Worship practices in the witnessing communities (like those in seeker-sensitive Sunday churches) are to be tailored to the audience, of a form that feels “authentic” to it, that does not make attendees “feel awkward” (192). The community’s “style of worship” must not be “out of sync with the culture of the people it plans to serve” (160). While tailoring evangelistic outreach to the interests, aesthetics, and schedules of not-yet-Christians (75) may make biblical sense (1 Corinthians 9:19-22), an argument can be made that corporate worship and fellowship for already-Christians should require some effort, and perhaps involve both inconvenience and aesthetic adjustment. Once one has entered God’s kingdom, one must begin a process of adjusting one’s preferences and lifestyle to kingdom norms. Take music, for example. Music in corporate worship and at non-evangelistic Christian gatherings should not (this argument holds) mimic the world’s music, but try (insofar as scriptural guidance and sanctified reflection permit) to praise God in a manner of which God would approve, and through which Christians’ emotions and aesthetics might be slowly molded to a heavenly norm. I don’t propose in this review to determine what forms of “worship music” are truly suitable for corporate worship (positions vary from permitting psalm singing only, to permitting anything “traditional,” to permitting everything one can label “Christian”), only to note that when considering this subject of music, as when considering any other aspects of Christian corporate action, a distinction must be drawn between outreach activities, which it is hoped not-yet-Christians will participate in and find to some degree attractive and agreeable, and corporate worship, where already-Christians are to receive instruction and join in other acts of worship in a God-centered and Scripture-guided fashion neither unbelievers nor backslidden believers should find appealing. (Convicting and discomfiting? Yes. Appealing? Not so much.) Received instruction should be of a sort requiring significant preparation, strongly scriptural preaching/teaching, not just such “simple and brief” talks as Moynagh suggests could suffice in witnessing communities (174).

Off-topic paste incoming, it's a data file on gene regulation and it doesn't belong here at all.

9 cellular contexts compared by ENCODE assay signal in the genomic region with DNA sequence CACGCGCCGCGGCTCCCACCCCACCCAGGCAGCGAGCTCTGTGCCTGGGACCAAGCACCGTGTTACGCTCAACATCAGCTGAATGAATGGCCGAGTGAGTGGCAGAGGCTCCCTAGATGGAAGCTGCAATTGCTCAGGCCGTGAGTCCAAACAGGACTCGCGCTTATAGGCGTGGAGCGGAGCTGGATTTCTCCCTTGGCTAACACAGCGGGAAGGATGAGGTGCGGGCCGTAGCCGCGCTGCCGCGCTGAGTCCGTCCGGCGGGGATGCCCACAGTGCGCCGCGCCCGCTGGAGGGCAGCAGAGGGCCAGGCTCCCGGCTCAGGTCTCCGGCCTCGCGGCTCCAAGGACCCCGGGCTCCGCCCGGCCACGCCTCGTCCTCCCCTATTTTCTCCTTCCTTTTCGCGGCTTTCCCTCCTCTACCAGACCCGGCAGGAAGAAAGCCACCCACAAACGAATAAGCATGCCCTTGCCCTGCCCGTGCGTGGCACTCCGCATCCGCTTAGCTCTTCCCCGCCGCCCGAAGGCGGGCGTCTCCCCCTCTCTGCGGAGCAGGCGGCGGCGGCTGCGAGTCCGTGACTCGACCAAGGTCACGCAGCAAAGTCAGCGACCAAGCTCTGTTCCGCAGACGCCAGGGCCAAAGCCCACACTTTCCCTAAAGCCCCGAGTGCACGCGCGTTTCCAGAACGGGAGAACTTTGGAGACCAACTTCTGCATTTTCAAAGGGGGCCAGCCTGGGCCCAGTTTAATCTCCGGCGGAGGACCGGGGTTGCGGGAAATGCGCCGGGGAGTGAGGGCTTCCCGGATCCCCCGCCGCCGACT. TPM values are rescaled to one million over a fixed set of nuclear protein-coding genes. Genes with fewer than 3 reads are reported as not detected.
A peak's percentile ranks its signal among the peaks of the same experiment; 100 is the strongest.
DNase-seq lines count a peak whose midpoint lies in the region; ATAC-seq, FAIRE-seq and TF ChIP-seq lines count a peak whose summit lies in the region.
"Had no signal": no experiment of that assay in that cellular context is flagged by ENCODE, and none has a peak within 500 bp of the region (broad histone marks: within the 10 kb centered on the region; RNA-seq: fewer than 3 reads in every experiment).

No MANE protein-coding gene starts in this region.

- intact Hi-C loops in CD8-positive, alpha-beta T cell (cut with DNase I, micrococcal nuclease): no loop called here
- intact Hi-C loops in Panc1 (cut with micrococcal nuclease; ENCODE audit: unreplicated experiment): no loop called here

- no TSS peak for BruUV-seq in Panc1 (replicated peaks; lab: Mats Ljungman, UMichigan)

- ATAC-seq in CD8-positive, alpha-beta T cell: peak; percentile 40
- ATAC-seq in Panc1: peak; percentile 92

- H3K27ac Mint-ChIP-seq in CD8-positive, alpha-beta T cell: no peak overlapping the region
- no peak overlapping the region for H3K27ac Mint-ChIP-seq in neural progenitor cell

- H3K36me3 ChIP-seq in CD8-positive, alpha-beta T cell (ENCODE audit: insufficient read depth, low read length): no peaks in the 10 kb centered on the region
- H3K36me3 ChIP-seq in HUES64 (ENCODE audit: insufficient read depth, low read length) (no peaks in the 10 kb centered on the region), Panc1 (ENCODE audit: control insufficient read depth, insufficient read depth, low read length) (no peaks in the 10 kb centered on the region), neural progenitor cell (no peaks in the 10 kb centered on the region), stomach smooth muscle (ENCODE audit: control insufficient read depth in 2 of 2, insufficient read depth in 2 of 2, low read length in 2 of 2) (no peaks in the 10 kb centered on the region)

Moynagh, of course, might not agree that there is ever any problem with Christian worship practices mimicking a surrounding culture’s style. He assures members of various cultures, “Your cuisine, music, clothes, social habits, and general pattern of life are not embarrassments, to be jettisoned as you become more like Christ” (113). Those who see this mimicry as problematic would note, however, that Moynagh’s assurance claims more than Scripture warrants: surely some music, some styles of attire, and some social habits do run contrary to divine preference. As well, they would add, corporate worship of God is not merely an extension of the day-to-day conduct of one’s life, but a special exercise deserving special treatment. After all, though God always intended to bless all nations through Israel (Genesis 18:18, 22:18, 26:4, etc.), he never displayed much tolerance for Israelite mimicry of the broader culture’s worship practices (Exodus 32) nor, in fact, for any worship practice (however sincere or heart-felt) he did not explicitly authorize (Leviticus 10:1-2). Corporate worship must focus on God and his requirements, not on the feelings, preferences, and habits of human worshipers.